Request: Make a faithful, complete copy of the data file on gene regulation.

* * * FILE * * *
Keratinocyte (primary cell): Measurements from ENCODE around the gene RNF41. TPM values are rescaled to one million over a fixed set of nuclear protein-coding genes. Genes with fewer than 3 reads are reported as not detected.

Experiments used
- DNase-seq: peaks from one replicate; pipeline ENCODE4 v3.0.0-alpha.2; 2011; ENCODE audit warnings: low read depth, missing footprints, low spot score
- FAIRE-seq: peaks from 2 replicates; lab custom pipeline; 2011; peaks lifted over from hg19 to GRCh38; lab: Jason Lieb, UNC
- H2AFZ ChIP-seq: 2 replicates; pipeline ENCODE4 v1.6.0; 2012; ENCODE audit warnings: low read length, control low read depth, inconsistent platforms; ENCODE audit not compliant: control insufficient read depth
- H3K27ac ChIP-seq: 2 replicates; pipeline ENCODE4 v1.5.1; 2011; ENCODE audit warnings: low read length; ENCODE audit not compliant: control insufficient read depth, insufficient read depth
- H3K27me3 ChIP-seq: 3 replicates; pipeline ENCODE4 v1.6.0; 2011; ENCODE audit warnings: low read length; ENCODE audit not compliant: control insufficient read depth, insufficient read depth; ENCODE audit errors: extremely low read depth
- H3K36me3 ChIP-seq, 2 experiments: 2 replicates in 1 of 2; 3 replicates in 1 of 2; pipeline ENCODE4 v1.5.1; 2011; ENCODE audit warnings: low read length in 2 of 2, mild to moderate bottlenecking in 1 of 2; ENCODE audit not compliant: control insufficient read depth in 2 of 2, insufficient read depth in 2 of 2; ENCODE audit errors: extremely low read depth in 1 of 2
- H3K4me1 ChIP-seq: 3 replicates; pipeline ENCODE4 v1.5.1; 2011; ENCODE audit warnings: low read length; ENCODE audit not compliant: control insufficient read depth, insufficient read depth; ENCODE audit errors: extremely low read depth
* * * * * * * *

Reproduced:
Keratinocyte (primary cell): Measurements from ENCODE around the gene RNF41. TPM values are rescaled to one million over a fixed set of nuclear protein-coding genes. Genes with fewer than 3 reads are reported as not detected.

Experiments used
- DNase-seq: peaks from one replicate; pipeline ENCODE4 v3.0.0-alpha.2; 2011; ENCODE audit warnings: low read depth, missing footprints, low spot score
- FAIRE-seq: peaks from 2 replicates; lab custom pipeline; 2011; peaks lifted over from hg19 to GRCh38; lab: Jason Lieb, UNC
- H2AFZ ChIP-seq: 2 replicates; pipeline ENCODE4 v1.6.0; 2012; ENCODE audit warnings: low read length, control low read depth, inconsistent platforms; ENCODE audit not compliant: control insufficient read depth
- H3K27ac ChIP-seq: 2 replicates; pipeline ENCODE4 v1.5.1; 2011; ENCODE audit warnings: low read length; ENCODE audit not compliant: control insufficient read depth, insufficient read depth
- H3K27me3 ChIP-seq: 3 replicates; pipeline ENCODE4 v1.6.0; 2011; ENCODE audit warnings: low read length; ENCODE audit not compliant: control insufficient read depth, insufficient read depth; ENCODE audit errors: extremely low read depth
- H3K36me3 ChIP-seq, 2 experiments: 2 replicates in 1 of 2; 3 replicates in 1 of 2; pipeline ENCODE4 v1.5.1; 2011; ENCODE audit warnings: low read length in 2 of 2, mild to moderate bottlenecking in 1 of 2; ENCODE audit not compliant: control insufficient read depth in 2 of 2, insufficient read depth in 2 of 2; ENCODE audit errors: extremely low read depth in 1 of 2
- H3K4me1 ChIP-seq: 3 replicates; pipeline ENCODE4 v1.5.1; 2011; ENCODE audit warnings: low read length; ENCODE audit not compliant: control insufficient read depth, insufficient read depth; ENCODE audit errors: extremely low read depth